ISS Swerves to Avoid Collision With Earth-Imaging Satellite

Monday's collision avoidance maneuver steered the International Space Station away from a presumed Earth-imaging satellite launched in 2020.

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NASA astronaut Nicole Mann looking through the window of the ISS.
NASA astronaut Nicole Mann looking through the window of the ISS.
Image: NASA

Earlier this week, the International Space Station was forced to adjust its orbit to avoid an encroaching commercial satellite. The object is likely one of many Earth-observing satellites that are falling into and aligning with the space station’s orbital path, according to experts.

On Monday, the Progress 83 resupply ship that’s docked to the space station fired its engines for just over six minutes, slightly raising the orbit of the ISS in order to avoid an approaching satellite, NASA wrote in a blog post. The space agency did not identify the object, except to say that it was an “Earth observation satellite.”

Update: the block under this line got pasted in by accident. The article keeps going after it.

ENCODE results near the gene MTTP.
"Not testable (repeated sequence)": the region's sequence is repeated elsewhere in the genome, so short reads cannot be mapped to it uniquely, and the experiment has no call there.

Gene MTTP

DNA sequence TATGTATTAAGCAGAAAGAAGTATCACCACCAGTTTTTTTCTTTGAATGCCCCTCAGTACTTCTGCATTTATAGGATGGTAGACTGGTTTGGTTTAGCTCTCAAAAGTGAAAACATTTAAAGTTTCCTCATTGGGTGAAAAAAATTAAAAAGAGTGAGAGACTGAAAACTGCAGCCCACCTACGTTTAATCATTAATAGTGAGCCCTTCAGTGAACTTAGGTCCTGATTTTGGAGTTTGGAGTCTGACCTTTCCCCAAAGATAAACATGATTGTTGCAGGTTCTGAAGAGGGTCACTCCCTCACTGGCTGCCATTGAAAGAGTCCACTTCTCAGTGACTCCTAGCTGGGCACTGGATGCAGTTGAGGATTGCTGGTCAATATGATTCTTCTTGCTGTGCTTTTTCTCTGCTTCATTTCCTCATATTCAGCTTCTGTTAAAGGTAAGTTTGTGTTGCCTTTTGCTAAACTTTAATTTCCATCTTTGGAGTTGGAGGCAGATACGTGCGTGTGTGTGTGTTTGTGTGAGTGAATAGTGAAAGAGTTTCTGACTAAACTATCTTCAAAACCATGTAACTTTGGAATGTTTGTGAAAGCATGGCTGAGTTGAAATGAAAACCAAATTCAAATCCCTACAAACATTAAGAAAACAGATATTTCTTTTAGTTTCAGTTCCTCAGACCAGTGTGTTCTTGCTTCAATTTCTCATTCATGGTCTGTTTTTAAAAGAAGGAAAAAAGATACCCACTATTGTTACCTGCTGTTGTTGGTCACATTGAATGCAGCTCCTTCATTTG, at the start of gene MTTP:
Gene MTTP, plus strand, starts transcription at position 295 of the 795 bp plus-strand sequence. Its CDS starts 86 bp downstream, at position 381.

However, there is speculation that the satellite in question may be Argentina’s Nusat-17, one of 10 commercial Earth observation satellites form the Aleph-1 constellation operated by Satellogic. Jonathan McDowell, an astrophysicist at the Harvard-Smithsonian Center for Astrophysics, wrote on Twitter that the orbits of the Satellogic constellation has been gradually decaying and the satellites are now crossing the orbit of the ISS.


The latest ISS maneuver points to a larger issue of the growing number of satellites, both defunct and operational, and debris that pose a threat to orbiting spacecraft. More than 27,000 pieces of orbital debris are currently being tracked by the Department of Defense’s global Space Surveillance Network, with lots of smaller pieces also floating around undetected.

In December 2022, the ISS conducted a similar maneuver to avoid a collision with a Russian Fregat-SB upper stage fragment that threatened to come within less than a quarter mile of the space station. In fact, the space station has had to carry out 32 collision avoidance maneuvers since 1999. These orbital swerves have not impacted the astronauts on board the ISS so far. NASA stated that the most recent maneuver won’t impact the imminent Crew-5 departure from the space station.

The four astronauts of the Crew-6 mission arrived at the ISS on March 3, while Crew-5 astronauts are set to return home aboard the docked SpaceX Endurance spacecraft as soon as March 9. However, Cosmonauts Sergey Prokopyev and Dmitry Petelin, and NASA astronaut Frank Rubio, will stay aboard the ISS until September.


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